Serr Drop cure produces dramatic results for walnuts

A $1,500 per acre return on a $300 investment is easy money.

If it is so easy, why isn't everyone doing it? You can bet just about every Serr walnut producer in California tried this spring to roll in the dough. Even non-Serr producers are wanting in on the action, even if there is little chance for success.

At least half the Serr walnut acreage in the state was treated in 2006 with a plant growth regulator, ReTain from Valent, that veteran Kings and Tulare counties. University of California Cooperative Extension Bob Beede discovered three years ago has a dramatic affect on what growers know as “Serr drop.”

With growers reporting Serr nut set improvement of two and three times past sets after applying ReTain at early flowering and yield increases ranging from 1,200 to 1,500 pounds more walnuts per acres, Pest Control Advisers' (PCA) cell phones were ringing out of pickup phone cradles this spring with growers wanting to know when ReTain would be applied.

One grower last season, Beede said, pocketed an extra $110,000 in income from a 50-acre Serr orchard after he applied ReTain in two directions in 20 gallons of water at the rate of eight-tenths of a bag of product.

“He got 2,200 pounds more walnuts per acre. At $1 per pound, you do the math. He made enough in one year off 50 acres to buy his own sprayer,” said Beede.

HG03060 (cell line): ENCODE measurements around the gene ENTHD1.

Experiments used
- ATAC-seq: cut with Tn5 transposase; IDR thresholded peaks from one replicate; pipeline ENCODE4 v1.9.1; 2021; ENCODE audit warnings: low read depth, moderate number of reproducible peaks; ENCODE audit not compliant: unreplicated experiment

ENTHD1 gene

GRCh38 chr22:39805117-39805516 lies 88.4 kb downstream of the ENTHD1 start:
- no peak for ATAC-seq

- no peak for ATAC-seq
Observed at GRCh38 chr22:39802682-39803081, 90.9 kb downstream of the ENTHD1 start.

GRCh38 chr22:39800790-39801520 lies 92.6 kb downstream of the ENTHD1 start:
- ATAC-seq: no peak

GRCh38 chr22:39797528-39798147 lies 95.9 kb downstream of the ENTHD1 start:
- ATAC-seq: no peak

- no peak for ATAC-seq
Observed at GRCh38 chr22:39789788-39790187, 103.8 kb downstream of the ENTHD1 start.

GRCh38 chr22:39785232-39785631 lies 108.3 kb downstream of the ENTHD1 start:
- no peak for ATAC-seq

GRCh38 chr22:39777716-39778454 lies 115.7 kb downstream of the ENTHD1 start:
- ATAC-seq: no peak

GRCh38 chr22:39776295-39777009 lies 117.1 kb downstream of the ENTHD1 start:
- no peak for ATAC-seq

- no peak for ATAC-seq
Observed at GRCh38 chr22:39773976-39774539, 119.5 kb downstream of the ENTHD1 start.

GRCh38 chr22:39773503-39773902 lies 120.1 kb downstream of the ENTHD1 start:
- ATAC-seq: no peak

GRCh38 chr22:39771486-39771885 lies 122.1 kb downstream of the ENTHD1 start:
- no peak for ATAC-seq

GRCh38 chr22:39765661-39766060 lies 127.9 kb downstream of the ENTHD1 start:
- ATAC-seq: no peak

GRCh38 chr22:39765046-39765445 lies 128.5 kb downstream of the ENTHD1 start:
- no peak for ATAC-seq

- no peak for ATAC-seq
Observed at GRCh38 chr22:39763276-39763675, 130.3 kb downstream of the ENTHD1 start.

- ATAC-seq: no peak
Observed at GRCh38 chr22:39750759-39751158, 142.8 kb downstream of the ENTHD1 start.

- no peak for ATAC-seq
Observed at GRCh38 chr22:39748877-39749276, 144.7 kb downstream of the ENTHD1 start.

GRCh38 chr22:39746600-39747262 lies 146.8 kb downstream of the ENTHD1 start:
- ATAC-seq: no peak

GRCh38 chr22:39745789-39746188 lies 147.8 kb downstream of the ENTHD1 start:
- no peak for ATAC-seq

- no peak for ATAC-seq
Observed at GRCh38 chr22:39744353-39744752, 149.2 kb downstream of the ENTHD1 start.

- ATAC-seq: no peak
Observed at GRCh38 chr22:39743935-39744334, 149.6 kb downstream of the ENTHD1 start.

The PRG is expensive; $250 to $300 per acre to apply. However, with returns like that, it is easy to understand why Serr growers were bugging PCAs to get the product on this spring.

Officially called Pistillate Flower Abscission (PFA), “Serr drop” has been a decades-old nightmare for walnut growers. There are about 20,000 acres of Serr planted in the state. It can be an excellent yielder, however, PFA can cause as many as 90 percent of the flowers to abort, relegating Serr the dog of the walnut varieties because all Serr orchards in California have PFA, according to Beede.

This is the scientific explanation for PFA: “Excessive pollination in some cultivars (primarily Serr) will cause autocatalytic ethylene production, leading to embryo abortion and flower abscission.” Beede discovered in a single limb test in 2003 that the active ingredient in ReTain, aminioethoxyvinylglycine (AVG for short) inhibits the ethylene biosynthesis pathway, thereby significantly reducing ethylene production in plant tissues.”

What all that means is that pollen, mostly from other, nearby walnut varieties overwhelms Serr flowers and they abort. If Serrs are interplanted with Chandler, Tehama, Hartley, Vina or Chico varieties or are adjacent to orchards planted to those varieties, Serr flowers will likely drop like snowflakes in a Minnesota blizzard.

Growers and researchers have been acutely aware of the cause of Serr drop for years. It can be mitigated by shaking down excessive catkins with a tree shaker.

“The problem with that is you cannot always get a 10-ton shaker into a wet orchard or get the pollen load down enough on a Chandler to solve the problem,” said Beede at a recent Valent-sponsored meeting for PCAs and growers in Visalia, Calif.